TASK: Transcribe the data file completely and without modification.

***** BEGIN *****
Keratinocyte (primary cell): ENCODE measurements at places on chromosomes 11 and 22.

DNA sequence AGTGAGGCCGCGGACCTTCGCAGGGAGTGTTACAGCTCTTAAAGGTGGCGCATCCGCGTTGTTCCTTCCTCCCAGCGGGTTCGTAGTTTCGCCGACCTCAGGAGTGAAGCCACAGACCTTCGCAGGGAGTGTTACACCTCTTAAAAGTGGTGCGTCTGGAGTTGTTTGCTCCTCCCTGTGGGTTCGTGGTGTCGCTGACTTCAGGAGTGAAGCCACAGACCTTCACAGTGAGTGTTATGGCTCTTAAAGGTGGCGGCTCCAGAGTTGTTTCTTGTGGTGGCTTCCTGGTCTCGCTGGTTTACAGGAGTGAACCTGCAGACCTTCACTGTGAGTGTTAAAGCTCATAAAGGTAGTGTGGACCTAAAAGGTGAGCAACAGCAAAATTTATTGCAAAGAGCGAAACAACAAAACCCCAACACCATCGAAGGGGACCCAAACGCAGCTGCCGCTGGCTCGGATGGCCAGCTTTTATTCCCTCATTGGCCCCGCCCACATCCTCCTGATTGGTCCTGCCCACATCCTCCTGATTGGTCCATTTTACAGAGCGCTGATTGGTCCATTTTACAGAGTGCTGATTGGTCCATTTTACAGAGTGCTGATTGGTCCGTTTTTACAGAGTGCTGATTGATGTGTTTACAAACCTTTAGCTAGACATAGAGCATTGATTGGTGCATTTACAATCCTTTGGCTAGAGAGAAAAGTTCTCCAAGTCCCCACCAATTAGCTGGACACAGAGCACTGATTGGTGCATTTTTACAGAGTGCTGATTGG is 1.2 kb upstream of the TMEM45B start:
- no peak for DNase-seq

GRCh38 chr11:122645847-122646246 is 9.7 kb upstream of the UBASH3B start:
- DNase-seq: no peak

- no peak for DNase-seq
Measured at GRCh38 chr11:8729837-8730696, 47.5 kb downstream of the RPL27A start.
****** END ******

Keratinocyte (primary cell): ENCODE measurements at places on chromosomes 11 and 22.

DNA sequence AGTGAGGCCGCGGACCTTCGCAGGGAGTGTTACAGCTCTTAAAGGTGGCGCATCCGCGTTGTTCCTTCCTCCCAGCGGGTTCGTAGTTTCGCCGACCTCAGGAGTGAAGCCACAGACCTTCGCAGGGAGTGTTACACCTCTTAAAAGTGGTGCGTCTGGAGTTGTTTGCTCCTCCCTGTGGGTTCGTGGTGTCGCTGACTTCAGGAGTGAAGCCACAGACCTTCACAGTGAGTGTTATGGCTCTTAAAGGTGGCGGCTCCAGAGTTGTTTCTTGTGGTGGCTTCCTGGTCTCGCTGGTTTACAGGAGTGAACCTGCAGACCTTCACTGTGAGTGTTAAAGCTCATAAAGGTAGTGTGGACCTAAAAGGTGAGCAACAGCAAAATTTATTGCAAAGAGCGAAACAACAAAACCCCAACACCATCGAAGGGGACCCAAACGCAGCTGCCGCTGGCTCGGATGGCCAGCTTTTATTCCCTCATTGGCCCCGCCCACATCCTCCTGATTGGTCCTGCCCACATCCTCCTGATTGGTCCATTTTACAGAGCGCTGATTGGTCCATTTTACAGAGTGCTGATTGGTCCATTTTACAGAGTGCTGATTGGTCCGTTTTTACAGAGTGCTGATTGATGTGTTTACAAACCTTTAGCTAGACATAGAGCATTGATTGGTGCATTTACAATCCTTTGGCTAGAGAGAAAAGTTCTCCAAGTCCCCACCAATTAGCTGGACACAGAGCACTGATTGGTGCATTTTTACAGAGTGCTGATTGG is 1.2 kb upstream of the TMEM45B start:
- no peak for DNase-seq

GRCh38 chr11:122645847-122646246 is 9.7 kb upstream of the UBASH3B start:
- DNase-seq: no peak

- no peak for DNase-seq
Measured at GRCh38 chr11:8729837-8730696, 47.5 kb downstream of the RPL27A start.